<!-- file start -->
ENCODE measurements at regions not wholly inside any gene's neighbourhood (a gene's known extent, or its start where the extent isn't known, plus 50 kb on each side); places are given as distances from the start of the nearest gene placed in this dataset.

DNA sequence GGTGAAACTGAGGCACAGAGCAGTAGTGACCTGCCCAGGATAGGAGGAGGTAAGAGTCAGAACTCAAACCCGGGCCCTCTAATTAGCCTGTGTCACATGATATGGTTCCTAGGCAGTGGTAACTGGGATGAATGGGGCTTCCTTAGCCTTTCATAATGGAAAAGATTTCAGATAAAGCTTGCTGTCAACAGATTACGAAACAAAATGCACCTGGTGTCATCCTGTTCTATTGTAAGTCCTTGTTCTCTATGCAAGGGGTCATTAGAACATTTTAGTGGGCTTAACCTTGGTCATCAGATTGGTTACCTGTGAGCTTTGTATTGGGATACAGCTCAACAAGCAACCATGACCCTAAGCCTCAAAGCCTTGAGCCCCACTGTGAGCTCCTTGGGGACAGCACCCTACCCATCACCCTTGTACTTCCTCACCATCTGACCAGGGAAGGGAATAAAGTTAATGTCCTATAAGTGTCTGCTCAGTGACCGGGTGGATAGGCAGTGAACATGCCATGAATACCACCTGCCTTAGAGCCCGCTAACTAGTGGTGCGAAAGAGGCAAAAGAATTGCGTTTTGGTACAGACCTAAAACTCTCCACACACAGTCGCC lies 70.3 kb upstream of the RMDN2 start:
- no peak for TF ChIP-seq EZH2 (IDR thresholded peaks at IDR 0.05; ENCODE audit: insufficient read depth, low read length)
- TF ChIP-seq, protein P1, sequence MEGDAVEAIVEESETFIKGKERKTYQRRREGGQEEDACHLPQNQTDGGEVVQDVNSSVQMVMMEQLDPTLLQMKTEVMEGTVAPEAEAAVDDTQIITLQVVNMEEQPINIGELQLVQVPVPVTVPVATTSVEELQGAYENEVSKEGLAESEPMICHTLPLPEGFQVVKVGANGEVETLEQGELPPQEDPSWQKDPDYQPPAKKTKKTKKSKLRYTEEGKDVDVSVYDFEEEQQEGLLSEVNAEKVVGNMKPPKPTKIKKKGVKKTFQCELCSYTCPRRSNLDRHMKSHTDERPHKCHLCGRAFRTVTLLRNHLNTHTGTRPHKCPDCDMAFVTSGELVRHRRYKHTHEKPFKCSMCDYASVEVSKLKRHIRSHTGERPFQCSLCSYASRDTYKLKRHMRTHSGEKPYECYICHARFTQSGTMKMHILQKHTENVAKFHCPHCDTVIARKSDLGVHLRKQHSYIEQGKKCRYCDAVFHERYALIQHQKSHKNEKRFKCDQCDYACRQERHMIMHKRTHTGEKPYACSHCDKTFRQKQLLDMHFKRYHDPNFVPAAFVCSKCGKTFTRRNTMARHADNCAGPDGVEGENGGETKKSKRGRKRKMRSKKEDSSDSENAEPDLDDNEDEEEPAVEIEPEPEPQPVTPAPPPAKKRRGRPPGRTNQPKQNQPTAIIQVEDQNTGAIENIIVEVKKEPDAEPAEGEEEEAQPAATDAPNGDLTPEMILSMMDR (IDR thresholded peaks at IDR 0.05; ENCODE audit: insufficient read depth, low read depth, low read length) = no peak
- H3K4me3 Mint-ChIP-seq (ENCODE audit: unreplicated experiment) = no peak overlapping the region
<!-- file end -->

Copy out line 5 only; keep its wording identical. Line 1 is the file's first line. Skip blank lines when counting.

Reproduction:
- H3K4me3 Mint-ChIP-seq (ENCODE audit: unreplicated experiment) = no peak overlapping the region